Month: May 2019
Begging at the table
Imagine this, you’re going to a dinner party. As you approach closer to your destination, you can smell that aroma of a scrumptious dinner. That aroma invites you in as it would for a dog while you’re opening the oven door to a roast Turkey.
You can imagine that with a dog’s nose known to be more sensitive than a human’s, it’s going to want a piece of that Turkey. Once a piece of food accidentally falls on the floor and the dog lunges for it, this action can become repetitive if the behavior is not corrected.
The meal is finally on the table. Your dog follows you as you sit down and he/she waits for you to give food from the table. If lucky, a piece of food does fall on the floor for him or her to pounce on. Once you have started giving food from the table, the dog will most likely remain there until your meal is finished. This can lead to the dog repeating the same behavior.
It’s amazing to see how dogs act by begging at the table for some food scraps. There could be whining, shaking, growling, howling, tugging and nudging your leg for attention. If those don’t work, then the next step would be for the dog to try to jump on your lap or even on the table. A dog jumping onto a table may lead to another unwanted behavior such as counter surfing. In other words, if a dog can manage to find a way onto a chair, it can get onto a table to get to the food on the table.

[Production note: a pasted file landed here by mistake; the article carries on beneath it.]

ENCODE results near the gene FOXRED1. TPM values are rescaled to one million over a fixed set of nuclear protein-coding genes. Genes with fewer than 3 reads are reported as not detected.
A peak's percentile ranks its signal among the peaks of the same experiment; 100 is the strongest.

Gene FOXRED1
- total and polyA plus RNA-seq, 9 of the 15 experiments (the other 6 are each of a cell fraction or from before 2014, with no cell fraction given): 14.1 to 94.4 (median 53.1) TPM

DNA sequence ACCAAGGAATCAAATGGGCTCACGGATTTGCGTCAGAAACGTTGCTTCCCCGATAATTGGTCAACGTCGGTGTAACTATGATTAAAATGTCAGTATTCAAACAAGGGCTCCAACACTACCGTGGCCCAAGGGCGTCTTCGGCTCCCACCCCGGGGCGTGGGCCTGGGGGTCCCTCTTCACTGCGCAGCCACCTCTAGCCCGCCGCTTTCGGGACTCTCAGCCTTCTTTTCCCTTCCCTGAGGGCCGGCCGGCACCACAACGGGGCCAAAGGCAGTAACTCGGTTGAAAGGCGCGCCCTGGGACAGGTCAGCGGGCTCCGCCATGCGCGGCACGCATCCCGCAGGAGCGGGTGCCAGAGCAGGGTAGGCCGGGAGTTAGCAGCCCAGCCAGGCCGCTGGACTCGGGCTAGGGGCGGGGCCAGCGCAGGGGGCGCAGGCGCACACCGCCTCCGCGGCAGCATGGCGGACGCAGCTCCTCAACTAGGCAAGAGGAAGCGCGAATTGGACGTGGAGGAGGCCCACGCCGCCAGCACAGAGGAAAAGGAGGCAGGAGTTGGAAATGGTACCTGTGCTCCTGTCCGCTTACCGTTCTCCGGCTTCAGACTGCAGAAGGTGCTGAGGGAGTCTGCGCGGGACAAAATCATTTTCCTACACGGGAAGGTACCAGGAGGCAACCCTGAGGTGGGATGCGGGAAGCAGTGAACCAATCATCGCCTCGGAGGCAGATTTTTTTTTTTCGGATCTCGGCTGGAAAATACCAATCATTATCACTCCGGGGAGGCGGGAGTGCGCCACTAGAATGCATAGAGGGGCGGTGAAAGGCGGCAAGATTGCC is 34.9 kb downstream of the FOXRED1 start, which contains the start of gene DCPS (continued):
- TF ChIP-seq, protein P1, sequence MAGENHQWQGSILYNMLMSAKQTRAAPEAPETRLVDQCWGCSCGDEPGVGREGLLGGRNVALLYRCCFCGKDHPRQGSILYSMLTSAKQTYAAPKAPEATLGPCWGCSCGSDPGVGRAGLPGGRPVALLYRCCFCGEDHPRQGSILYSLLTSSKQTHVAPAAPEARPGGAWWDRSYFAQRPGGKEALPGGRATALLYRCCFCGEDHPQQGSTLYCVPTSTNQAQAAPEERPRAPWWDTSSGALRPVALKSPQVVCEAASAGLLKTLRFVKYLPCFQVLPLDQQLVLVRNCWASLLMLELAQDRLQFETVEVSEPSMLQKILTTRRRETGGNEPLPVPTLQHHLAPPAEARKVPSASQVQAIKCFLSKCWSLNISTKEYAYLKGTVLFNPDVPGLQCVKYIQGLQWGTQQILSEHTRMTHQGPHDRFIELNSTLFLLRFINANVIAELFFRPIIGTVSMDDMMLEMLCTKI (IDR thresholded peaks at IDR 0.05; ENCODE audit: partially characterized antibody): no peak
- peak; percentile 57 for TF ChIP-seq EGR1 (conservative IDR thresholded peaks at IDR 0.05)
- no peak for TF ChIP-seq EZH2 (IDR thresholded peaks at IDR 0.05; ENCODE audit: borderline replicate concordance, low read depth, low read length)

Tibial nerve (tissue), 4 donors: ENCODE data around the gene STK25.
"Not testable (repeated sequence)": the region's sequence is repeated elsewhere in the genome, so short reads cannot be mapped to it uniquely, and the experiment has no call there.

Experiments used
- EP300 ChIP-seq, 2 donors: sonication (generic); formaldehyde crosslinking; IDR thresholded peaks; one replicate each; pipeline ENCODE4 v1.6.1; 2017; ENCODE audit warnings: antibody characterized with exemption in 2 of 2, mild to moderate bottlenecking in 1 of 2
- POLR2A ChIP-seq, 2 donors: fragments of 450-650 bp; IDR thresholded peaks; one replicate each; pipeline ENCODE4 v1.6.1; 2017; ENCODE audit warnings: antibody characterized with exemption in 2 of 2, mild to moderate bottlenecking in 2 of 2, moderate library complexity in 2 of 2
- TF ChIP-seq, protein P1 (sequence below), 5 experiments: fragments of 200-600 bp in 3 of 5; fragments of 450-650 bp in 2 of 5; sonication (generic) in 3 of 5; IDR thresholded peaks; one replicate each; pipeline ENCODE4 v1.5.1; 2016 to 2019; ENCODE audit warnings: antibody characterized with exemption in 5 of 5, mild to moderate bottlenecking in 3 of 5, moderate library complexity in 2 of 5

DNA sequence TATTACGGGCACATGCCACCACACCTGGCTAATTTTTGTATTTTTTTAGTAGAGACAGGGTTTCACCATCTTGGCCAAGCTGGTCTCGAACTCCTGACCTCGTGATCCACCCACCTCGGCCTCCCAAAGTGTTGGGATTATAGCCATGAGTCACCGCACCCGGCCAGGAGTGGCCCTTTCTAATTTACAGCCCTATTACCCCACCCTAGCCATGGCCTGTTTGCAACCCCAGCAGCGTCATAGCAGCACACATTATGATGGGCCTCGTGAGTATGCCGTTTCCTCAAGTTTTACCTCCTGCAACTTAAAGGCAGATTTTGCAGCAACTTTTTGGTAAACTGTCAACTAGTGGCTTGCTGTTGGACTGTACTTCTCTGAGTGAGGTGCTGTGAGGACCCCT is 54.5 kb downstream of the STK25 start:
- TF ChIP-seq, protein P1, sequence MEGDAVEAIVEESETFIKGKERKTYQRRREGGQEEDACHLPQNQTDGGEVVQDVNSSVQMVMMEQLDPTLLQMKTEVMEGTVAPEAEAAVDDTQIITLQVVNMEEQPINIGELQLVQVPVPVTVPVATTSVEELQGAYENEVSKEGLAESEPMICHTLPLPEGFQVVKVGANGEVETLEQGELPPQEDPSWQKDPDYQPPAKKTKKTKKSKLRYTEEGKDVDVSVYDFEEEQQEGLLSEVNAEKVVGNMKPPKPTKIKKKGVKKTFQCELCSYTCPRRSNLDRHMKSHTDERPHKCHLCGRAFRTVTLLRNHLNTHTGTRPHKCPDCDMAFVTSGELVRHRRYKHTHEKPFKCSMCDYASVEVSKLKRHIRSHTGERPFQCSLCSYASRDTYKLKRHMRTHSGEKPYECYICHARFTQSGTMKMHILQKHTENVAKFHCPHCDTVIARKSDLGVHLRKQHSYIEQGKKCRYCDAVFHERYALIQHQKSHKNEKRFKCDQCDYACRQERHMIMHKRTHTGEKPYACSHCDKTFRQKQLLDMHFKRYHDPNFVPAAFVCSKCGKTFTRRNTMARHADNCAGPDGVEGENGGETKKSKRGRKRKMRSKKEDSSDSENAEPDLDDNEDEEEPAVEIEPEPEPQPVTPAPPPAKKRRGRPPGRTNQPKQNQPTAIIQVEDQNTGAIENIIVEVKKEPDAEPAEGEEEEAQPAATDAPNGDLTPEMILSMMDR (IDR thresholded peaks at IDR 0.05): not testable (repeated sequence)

Another reason why you shouldn’t give food from the table is to prevent your dog from getting sick eating unhealthy food (i.e. spicy). You may be able to monitor what you give your dog at the table, but there’s always the chance of something dropping on the floor or a guest feeling sorry and giving in.
There are different ways to correct the begging behavior. When at the dinner table, refrain altogether from giving food to your dog from the table. Having an area gated or your dog in a crate can be a good preventative measure.
Once again, it’s important to note that once the dog has started to beg at the table and is rewarded with food, he or she will likely be there every time you sit down for a meal.
Utilizing a daily consistent positive and motivational training routine can help modify this behaviour.